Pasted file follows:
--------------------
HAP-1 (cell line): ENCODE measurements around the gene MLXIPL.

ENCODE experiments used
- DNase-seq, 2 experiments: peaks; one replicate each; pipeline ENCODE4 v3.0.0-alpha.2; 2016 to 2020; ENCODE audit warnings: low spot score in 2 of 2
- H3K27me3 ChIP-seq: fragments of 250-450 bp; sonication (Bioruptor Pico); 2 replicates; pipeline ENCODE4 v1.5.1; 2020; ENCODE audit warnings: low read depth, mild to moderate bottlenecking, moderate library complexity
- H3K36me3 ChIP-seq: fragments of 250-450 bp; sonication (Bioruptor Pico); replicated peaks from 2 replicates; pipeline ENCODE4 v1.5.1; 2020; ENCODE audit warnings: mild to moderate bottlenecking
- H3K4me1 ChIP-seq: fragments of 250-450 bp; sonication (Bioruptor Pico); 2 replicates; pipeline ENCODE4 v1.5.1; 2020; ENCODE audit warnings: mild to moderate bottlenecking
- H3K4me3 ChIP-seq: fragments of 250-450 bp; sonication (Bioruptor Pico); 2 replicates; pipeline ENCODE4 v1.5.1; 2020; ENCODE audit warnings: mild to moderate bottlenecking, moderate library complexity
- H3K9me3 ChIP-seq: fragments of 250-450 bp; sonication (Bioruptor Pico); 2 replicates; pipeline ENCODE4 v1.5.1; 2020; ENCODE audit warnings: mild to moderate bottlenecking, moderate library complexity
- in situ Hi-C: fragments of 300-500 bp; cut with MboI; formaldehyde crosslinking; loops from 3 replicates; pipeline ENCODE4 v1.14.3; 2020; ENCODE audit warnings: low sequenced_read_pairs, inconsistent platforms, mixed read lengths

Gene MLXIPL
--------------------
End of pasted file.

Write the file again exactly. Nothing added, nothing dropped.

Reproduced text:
HAP-1 (cell line): ENCODE measurements around the gene MLXIPL.

ENCODE experiments used
- DNase-seq, 2 experiments: peaks; one replicate each; pipeline ENCODE4 v3.0.0-alpha.2; 2016 to 2020; ENCODE audit warnings: low spot score in 2 of 2
- H3K27me3 ChIP-seq: fragments of 250-450 bp; sonication (Bioruptor Pico); 2 replicates; pipeline ENCODE4 v1.5.1; 2020; ENCODE audit warnings: low read depth, mild to moderate bottlenecking, moderate library complexity
- H3K36me3 ChIP-seq: fragments of 250-450 bp; sonication (Bioruptor Pico); replicated peaks from 2 replicates; pipeline ENCODE4 v1.5.1; 2020; ENCODE audit warnings: mild to moderate bottlenecking
- H3K4me1 ChIP-seq: fragments of 250-450 bp; sonication (Bioruptor Pico); 2 replicates; pipeline ENCODE4 v1.5.1; 2020; ENCODE audit warnings: mild to moderate bottlenecking
- H3K4me3 ChIP-seq: fragments of 250-450 bp; sonication (Bioruptor Pico); 2 replicates; pipeline ENCODE4 v1.5.1; 2020; ENCODE audit warnings: mild to moderate bottlenecking, moderate library complexity
- H3K9me3 ChIP-seq: fragments of 250-450 bp; sonication (Bioruptor Pico); 2 replicates; pipeline ENCODE4 v1.5.1; 2020; ENCODE audit warnings: mild to moderate bottlenecking, moderate library complexity
- in situ Hi-C: fragments of 300-500 bp; cut with MboI; formaldehyde crosslinking; loops from 3 replicates; pipeline ENCODE4 v1.14.3; 2020; ENCODE audit warnings: low sequenced_read_pairs, inconsistent platforms, mixed read lengths

Gene MLXIPL